While Gila River Hotels & Casinos’ emergency response teams are typically first on scene during a medical emergency on casino properties, they are but one gear in a larger machine that makes up Gila River Indian Community’s emergency services.
It is the job of the casino’s emergency response staff to stabilize a patient by utilizing an AED or performing CPR until GREMS and GRFD arrive.
In the recent case of a casino patron suffering from a medical emergency, GREMS and GRFD assisted with the incident then transported the patient to the hospital.
This teamwork creates an environment of quick and high quality care that keeps patients healthy, happy, and alive.
Kevin Knight, Gila River EMS Deputy Chief said,” We work very closely with (the casino emergency response team), they are usually there first…they start care and when we get there, we take over care and transport the patient.”
Chris Riddle, Gila River EMS Division Chief, said during high-risk calls, a GRFD engine and crew are also sent to help assist in performing high quality CPR.
“Especially during CPR or cardiac events, it is very taxing and fatiguing,” Riddle said. “High quality CPR should be done every two minutes, that is when the fatigue factor kicks in for personnel. On these types of calls it is always good to have those extra personnel, because every two minutes we are trying to cycle out (the personnel) doing compressions,” he said.
He added that a single paramedic performs 100 chest compressions every minute while conducting CPR. The level of physicality demanded while performing high quality CPR can be straining on even the most fit paramedic, which is why it is important to have GRFD on scene to assist in stabilizing high-risk patients.
Knight said providing high quality CPR to patients, is a team effort, and can be compared to a NASCAR pit crew.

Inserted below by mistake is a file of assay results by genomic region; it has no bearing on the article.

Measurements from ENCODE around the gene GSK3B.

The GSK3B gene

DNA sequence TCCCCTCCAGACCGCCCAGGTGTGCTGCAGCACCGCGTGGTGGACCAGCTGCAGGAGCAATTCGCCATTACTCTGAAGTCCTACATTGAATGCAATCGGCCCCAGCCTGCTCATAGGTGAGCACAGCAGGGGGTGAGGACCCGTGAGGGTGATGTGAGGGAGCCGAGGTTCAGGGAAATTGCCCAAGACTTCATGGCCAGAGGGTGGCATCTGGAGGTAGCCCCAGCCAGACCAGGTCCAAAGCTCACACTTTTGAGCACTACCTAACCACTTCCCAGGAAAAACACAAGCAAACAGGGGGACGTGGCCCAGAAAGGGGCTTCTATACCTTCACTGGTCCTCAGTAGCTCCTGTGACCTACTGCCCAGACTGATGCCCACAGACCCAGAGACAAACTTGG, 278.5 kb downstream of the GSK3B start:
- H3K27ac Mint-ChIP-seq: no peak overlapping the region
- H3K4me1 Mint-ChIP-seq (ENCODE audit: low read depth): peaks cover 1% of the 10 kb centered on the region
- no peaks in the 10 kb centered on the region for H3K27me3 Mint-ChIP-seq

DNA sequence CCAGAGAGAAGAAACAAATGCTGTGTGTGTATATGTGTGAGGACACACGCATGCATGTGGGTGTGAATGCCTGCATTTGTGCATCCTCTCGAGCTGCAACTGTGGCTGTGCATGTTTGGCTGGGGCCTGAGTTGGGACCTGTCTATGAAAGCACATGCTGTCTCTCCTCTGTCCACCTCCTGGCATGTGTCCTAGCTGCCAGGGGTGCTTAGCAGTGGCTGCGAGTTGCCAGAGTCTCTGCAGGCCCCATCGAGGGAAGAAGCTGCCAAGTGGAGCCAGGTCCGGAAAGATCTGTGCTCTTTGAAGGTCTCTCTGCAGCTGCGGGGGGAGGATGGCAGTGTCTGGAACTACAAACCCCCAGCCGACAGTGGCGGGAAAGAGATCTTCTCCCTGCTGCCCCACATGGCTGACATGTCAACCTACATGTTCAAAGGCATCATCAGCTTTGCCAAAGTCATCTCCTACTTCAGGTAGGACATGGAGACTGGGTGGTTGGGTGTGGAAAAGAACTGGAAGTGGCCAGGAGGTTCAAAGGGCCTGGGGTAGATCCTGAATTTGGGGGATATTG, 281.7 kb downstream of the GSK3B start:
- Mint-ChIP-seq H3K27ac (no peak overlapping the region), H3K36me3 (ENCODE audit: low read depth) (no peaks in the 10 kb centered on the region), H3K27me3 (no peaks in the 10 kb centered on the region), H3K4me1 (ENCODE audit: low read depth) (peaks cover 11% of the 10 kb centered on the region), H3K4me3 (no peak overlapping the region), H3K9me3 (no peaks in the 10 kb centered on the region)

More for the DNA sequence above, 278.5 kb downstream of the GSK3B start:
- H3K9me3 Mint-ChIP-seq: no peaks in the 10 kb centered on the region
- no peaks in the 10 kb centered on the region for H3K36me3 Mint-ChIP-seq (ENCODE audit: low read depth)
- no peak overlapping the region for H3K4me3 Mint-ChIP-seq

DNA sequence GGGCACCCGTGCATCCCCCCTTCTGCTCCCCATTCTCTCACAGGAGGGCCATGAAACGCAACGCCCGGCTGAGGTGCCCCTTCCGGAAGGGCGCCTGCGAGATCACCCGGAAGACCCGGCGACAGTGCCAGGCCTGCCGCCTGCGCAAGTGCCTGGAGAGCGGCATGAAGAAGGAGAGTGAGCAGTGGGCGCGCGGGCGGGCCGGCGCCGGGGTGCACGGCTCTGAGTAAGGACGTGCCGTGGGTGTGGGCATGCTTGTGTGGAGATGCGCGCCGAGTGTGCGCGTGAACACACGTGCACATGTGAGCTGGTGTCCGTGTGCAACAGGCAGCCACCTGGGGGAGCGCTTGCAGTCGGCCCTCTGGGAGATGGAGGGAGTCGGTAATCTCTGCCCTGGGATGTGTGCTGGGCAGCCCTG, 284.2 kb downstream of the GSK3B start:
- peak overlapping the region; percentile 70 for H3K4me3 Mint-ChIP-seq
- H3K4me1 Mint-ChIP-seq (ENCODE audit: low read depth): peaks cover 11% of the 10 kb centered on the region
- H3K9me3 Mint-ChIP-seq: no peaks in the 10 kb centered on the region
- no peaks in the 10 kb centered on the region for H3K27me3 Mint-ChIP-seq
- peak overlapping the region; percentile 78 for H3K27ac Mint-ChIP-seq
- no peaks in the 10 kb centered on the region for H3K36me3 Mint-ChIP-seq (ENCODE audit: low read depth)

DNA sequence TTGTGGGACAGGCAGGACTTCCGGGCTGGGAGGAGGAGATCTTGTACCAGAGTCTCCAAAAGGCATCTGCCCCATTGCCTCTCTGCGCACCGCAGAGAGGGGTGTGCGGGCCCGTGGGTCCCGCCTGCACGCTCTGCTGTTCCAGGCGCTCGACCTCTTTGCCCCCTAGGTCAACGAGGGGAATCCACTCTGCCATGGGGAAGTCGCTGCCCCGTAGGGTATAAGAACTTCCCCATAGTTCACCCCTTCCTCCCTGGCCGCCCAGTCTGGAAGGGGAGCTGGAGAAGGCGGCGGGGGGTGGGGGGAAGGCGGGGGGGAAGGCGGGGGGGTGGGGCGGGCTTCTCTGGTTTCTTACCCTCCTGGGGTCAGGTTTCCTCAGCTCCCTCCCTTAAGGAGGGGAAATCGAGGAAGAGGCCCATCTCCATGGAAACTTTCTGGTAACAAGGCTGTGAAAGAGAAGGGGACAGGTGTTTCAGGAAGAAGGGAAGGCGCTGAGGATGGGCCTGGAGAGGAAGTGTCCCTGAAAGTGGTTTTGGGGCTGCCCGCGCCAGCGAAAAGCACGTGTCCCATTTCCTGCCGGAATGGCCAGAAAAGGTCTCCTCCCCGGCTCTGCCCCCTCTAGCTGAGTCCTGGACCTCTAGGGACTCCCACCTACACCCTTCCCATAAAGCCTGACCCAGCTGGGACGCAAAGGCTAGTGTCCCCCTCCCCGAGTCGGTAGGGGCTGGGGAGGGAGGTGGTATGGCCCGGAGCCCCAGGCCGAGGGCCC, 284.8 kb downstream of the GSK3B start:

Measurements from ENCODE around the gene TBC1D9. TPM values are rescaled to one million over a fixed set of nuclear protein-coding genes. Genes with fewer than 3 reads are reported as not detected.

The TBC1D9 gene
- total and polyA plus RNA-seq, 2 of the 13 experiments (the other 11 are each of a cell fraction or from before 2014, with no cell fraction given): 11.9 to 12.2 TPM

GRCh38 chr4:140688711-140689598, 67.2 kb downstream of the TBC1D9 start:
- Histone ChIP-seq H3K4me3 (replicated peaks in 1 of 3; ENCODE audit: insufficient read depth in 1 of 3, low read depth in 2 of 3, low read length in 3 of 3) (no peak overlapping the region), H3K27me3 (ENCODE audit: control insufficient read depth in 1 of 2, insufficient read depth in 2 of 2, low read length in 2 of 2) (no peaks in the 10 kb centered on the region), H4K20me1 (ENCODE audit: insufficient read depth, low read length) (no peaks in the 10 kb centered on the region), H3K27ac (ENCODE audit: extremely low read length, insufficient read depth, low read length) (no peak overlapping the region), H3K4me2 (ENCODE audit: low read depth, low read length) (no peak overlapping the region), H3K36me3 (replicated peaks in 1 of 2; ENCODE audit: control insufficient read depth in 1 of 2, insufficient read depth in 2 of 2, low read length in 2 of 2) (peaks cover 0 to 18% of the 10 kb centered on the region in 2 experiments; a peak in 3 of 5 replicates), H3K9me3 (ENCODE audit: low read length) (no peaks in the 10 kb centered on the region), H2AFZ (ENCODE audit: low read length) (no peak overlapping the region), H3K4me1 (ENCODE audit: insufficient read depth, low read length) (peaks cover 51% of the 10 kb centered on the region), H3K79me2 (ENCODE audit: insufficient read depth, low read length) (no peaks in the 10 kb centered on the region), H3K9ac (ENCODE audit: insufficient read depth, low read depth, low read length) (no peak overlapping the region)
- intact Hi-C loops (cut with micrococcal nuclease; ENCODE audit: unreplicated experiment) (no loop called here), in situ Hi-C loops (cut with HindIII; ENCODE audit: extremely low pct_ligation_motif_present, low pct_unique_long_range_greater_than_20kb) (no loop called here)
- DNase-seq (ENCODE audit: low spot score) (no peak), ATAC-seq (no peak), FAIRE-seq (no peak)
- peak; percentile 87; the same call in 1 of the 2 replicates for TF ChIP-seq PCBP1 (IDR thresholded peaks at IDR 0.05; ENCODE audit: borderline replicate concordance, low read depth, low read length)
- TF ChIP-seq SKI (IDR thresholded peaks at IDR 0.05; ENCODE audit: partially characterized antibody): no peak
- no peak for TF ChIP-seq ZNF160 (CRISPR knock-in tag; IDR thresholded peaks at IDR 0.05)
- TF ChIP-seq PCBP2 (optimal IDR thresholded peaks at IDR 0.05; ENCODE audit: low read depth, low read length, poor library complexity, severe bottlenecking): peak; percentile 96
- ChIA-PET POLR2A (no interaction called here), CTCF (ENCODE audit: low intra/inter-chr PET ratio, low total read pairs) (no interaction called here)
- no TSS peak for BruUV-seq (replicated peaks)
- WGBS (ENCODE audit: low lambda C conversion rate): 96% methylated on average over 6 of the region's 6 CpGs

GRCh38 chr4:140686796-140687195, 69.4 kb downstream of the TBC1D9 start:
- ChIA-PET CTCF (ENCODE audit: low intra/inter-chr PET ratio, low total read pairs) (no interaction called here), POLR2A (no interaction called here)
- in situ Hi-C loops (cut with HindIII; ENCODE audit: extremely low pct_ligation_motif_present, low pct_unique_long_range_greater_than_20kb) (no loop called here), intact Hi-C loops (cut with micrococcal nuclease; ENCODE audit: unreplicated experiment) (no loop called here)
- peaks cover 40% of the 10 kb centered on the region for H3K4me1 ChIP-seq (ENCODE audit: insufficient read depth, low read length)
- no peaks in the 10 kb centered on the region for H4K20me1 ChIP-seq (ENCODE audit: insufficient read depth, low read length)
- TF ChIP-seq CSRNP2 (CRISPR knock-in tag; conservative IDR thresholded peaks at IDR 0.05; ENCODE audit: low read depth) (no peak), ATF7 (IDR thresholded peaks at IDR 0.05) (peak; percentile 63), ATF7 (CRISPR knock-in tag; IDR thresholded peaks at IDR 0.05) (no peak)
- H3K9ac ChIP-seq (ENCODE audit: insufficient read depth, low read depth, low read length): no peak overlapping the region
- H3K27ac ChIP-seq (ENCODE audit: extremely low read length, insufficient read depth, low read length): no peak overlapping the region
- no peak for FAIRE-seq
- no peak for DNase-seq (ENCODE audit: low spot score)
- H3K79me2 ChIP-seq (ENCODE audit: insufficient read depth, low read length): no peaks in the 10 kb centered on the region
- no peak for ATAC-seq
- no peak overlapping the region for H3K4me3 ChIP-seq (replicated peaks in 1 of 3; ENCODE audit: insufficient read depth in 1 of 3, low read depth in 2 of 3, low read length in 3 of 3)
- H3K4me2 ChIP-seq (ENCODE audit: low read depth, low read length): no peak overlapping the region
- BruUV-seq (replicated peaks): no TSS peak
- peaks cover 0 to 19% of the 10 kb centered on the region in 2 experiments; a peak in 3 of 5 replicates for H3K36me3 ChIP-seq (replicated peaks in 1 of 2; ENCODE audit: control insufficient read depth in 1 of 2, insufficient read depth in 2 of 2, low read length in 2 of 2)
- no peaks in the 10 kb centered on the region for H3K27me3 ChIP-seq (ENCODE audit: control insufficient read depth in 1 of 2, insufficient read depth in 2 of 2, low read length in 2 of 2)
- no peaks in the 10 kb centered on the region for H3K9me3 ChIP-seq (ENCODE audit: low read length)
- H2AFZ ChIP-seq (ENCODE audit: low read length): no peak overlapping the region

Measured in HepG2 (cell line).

“If you think about NASCAR, the car comes into pit row, and everyone has a very specific function,” he said.
“Nobody is doing anybody else’s job. For us someone is responsible for maintaining the airway, somebody is responsible for chest compressions, somebody is responsible for establishing an IV so we can administer life saving medications, somebody is in charge of rhythm interpretation and administering defibrillation, (and) somebody is in charge of documenting everything we do. We need a lot of people to manage this type of patient and the fire department and the casino emergency services are our partners in that,” he said.
Keeping people alive and healthy is job number one for the casino’s emergency response team, GREMS, and GRFD. By working together they are making sure that no matter the emergency, patients will receive the best care possible.
“The relationship between the Gila River Fire Department, Gila River Emergency Medical Services and the emergency response team here is a crucial one,” said Williams. “We all need to complement each other and work as a team. Since we are already on site, the short time frame we have to be first responders can make the difference between life and death, while the GRFD and GREMS race to the scene.”